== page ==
The African Renaissance Statue in Senegal, Africa.
Ms. Bineta Diop of Senegal is the Executive Director and founder of Femmes Africa Solidarité (FAS). She began her international career in human rights 27 years ago as Programme Coordinator of the International Commission of Jurists, where she obtained extensive experience in human rights issues not only in Africa but also in Asia and Latin America. Ms. Diop has led Femmes Africa Solidarité in numerous peace-building programmes, including the creation of a strong West African women’s movement, the Mano River Women’s Peace Network (MARWOPNET). In December 2003, the United Nations General Assembly awarded MARWOPNET the UN Prize in the field of Human Rights.
Diop has observed elections in post-conflict areas such as Liberia and facilitated peace talks, particularly for Burundian and Congolese women. As a member of the African Union Women Committee for Peace and Development (AWCPD), Ms. Diop played an instrumental role in achieving gender parity within the African Union Commission in 2003. These efforts culminated in July of 2004 as the AU took ownership of the gender-mainstreaming programme at the highest level, adopting the “Solemn Declaration on Gender Equality in Africa.”
To strengthen these programmes, Ms. Diop is mobilizing all her efforts in building a Pan African Centre for Gender, Peace and Development in Dakar, Senegal. This centre of excellence will serve as a hub for building African leadership with a focus on gender and peaceful resolution of conflicts. The centre’s first program was launched in May 2005 with an African Gender Forum followed by the first African Gender Awards presented to President Abdoulaye Wade of Senegal and President Thabo Mbeki of South Africa. Diop has received many awards from women groups such as Mano River Women Peace Network, the West African Women Association Award in 2005 as well as the Leadership and Good Governance Award from the International Women Federation for World Peace.
Ms. Diop has been elected as Vice-President of the African Union Women’s Committee, and chairs the United Nations Working Group on Peace in Geneva, which is part of the NGO Committee on the Status of Women monitoring the implementation of UN Security Council Resolution 1325 on Women, Peace and Security. She also serves as a member of the Group of International Advisors to the International Committee of the Red Cross (ICRC).(—source)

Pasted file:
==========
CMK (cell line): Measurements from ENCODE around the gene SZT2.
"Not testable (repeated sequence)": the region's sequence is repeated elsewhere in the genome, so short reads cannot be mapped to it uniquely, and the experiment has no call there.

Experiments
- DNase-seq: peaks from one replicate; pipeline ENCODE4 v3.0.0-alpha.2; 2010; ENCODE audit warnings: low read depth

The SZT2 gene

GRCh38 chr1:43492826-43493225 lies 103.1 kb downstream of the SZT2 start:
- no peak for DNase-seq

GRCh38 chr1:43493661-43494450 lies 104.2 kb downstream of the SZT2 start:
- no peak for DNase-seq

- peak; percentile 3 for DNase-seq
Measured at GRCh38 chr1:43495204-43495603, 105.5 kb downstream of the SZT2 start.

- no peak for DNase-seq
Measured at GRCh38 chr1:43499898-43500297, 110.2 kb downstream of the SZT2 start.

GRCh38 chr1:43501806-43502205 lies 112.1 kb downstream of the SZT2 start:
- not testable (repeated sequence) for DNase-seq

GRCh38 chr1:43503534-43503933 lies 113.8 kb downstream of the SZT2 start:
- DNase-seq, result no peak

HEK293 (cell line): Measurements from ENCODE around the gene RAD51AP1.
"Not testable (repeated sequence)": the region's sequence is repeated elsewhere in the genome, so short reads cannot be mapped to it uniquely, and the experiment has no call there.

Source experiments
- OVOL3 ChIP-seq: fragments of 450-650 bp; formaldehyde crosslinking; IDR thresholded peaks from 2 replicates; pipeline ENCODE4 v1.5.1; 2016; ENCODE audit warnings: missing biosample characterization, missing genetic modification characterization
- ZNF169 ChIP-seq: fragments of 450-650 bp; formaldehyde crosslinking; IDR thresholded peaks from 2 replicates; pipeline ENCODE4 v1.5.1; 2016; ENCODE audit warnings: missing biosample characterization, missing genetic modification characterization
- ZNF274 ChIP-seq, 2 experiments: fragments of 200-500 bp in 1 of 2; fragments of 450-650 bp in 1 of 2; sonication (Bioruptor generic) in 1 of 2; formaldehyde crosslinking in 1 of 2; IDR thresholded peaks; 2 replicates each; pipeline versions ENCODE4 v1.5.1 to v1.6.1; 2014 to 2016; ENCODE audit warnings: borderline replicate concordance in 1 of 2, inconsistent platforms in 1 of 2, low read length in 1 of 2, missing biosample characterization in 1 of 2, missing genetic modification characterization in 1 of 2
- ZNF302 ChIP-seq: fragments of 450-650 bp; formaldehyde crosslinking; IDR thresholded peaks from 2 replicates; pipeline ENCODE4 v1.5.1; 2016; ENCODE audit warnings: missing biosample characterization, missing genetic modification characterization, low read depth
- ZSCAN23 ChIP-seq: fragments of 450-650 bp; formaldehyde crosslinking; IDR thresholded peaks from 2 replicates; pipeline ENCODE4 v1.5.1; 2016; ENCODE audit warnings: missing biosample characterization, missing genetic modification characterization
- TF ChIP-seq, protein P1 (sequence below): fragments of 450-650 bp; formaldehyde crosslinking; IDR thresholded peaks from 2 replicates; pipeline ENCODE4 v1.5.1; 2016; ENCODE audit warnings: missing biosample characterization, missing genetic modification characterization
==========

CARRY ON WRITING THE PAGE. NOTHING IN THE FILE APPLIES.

Nouadhibou — The Greenpeace ship Arctic Sunrise continues its protest against European factory trawlers that are overfishing West African waters and putting at risk the future of local coastal communities. Today’s protest is happening as West African politicians become more outspoken against the risk of foreign fishing vessels fishing away African fish.
With a huge 10 by 30 meter traffic sign reading “dead end” and hanging down from a helicopter dwarfed by the 143 meter long super trawler Willem van der Zwan, Greenpeace protests against the lack of progress in Europe to effectively tackle the bloated and way too efficient European fishing fleet
Rather than decommissioning it’s excess of fishing vessels, the EU allows some of the biggest vessels to plunder the waters of poor countries.
Earlier in March, European ministers met in Brussels to address the impact of industrial trawlers like the Willem van der Zwan in foreign waters, but they failed to recognize that the root of the problem is the fleet’s excessive size and capacity to catch large quantities of fish that cannot naturally be replenished (1).
“Ministers meeting in Brussels in March once again dodged the problem of fleet capacity. Unless this issue is tackled head on, European trawlers will be allowed to suck the life out of every corner of the ocean, affecting the livelihoods of millions of people in developing countries.” said Pavel Klinckhamers, oceans campaigner onboard the Arctic Sunrise. “Super-sized European trawlers like the Willem van der Zwan will continue to plunder the world’s oceans and European governments have so far been blind to the critical imbalance between the bloated size of the fleet and dwindling stocks” added Klinckhamers.
The EU fishing fleet catches about 1.2 million tonnes of fish per year outside European waters - almost one quarter of its total catch. There are about 300 vessels from 14 EU countries with fishing interests in foreign countries. Increasingly, EU fishing vessels compete with local fishermen of foreign coastal states in developing countries.
While European ministers fail to address the problem of overcapacity, newly elected Senegalese president Macky Sall used his first official message to the nation to address the poor state of the Senegalese fishing sector and the urgency to act. One of the main concerns he mentioned, was the authorization of fishing licenses to foreign vessels. Although the EU has terminated the fishing agreement with Senegal in 2006, Greenpeace has been able to spot several European vessels fishing in Senegalese waters operating under dodgy arrangements.
Poverty Porn - any type of media which exploits the poor’s condition in order to generate sympathy for selling newspapers or increasing charitable donations or support for a given cause.
You will find none of that here :)